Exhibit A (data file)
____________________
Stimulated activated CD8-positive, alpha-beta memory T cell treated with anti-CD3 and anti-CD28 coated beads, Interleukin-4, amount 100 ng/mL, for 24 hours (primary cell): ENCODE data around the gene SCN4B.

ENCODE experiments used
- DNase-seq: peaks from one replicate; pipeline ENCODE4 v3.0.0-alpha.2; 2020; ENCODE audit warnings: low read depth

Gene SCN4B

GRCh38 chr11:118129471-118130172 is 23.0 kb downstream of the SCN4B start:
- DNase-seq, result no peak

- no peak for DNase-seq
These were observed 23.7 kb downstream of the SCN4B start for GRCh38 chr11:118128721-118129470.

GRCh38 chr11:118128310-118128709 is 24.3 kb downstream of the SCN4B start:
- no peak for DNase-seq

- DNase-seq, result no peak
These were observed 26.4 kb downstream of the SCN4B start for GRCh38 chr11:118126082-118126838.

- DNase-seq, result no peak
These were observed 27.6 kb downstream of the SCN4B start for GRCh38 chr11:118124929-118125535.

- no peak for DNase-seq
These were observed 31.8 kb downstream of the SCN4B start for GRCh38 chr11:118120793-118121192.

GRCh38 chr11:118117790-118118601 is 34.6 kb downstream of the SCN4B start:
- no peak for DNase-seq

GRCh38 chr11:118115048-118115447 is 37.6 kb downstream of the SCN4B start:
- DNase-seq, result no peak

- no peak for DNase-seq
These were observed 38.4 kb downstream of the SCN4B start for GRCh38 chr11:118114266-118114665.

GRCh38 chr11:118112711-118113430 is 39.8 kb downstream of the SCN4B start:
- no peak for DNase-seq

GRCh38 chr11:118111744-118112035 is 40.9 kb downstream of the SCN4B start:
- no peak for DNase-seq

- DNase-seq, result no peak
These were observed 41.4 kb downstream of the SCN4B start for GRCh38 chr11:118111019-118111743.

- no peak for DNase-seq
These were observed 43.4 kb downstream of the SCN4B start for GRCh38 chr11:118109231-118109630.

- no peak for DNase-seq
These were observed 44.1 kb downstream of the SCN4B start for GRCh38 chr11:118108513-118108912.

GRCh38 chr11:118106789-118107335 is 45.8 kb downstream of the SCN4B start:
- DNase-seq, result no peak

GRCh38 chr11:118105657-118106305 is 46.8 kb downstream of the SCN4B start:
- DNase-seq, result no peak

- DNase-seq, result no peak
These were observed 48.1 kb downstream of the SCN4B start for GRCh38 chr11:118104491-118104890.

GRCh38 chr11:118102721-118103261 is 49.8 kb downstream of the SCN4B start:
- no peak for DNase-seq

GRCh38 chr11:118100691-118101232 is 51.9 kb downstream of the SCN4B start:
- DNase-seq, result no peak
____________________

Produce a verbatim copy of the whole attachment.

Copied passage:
Stimulated activated CD8-positive, alpha-beta memory T cell treated with anti-CD3 and anti-CD28 coated beads, Interleukin-4, amount 100 ng/mL, for 24 hours (primary cell): ENCODE data around the gene SCN4B.

ENCODE experiments used
- DNase-seq: peaks from one replicate; pipeline ENCODE4 v3.0.0-alpha.2; 2020; ENCODE audit warnings: low read depth

Gene SCN4B

GRCh38 chr11:118129471-118130172 is 23.0 kb downstream of the SCN4B start:
- DNase-seq, result no peak

- no peak for DNase-seq
These were observed 23.7 kb downstream of the SCN4B start for GRCh38 chr11:118128721-118129470.

GRCh38 chr11:118128310-118128709 is 24.3 kb downstream of the SCN4B start:
- no peak for DNase-seq

- DNase-seq, result no peak
These were observed 26.4 kb downstream of the SCN4B start for GRCh38 chr11:118126082-118126838.

- DNase-seq, result no peak
These were observed 27.6 kb downstream of the SCN4B start for GRCh38 chr11:118124929-118125535.

- no peak for DNase-seq
These were observed 31.8 kb downstream of the SCN4B start for GRCh38 chr11:118120793-118121192.

GRCh38 chr11:118117790-118118601 is 34.6 kb downstream of the SCN4B start:
- no peak for DNase-seq

GRCh38 chr11:118115048-118115447 is 37.6 kb downstream of the SCN4B start:
- DNase-seq, result no peak

- no peak for DNase-seq
These were observed 38.4 kb downstream of the SCN4B start for GRCh38 chr11:118114266-118114665.

GRCh38 chr11:118112711-118113430 is 39.8 kb downstream of the SCN4B start:
- no peak for DNase-seq

GRCh38 chr11:118111744-118112035 is 40.9 kb downstream of the SCN4B start:
- no peak for DNase-seq

- DNase-seq, result no peak
These were observed 41.4 kb downstream of the SCN4B start for GRCh38 chr11:118111019-118111743.

- no peak for DNase-seq
These were observed 43.4 kb downstream of the SCN4B start for GRCh38 chr11:118109231-118109630.

- no peak for DNase-seq
These were observed 44.1 kb downstream of the SCN4B start for GRCh38 chr11:118108513-118108912.

GRCh38 chr11:118106789-118107335 is 45.8 kb downstream of the SCN4B start:
- DNase-seq, result no peak

GRCh38 chr11:118105657-118106305 is 46.8 kb downstream of the SCN4B start:
- DNase-seq, result no peak

- DNase-seq, result no peak
These were observed 48.1 kb downstream of the SCN4B start for GRCh38 chr11:118104491-118104890.

GRCh38 chr11:118102721-118103261 is 49.8 kb downstream of the SCN4B start:
- no peak for DNase-seq

GRCh38 chr11:118100691-118101232 is 51.9 kb downstream of the SCN4B start:
- DNase-seq, result no peak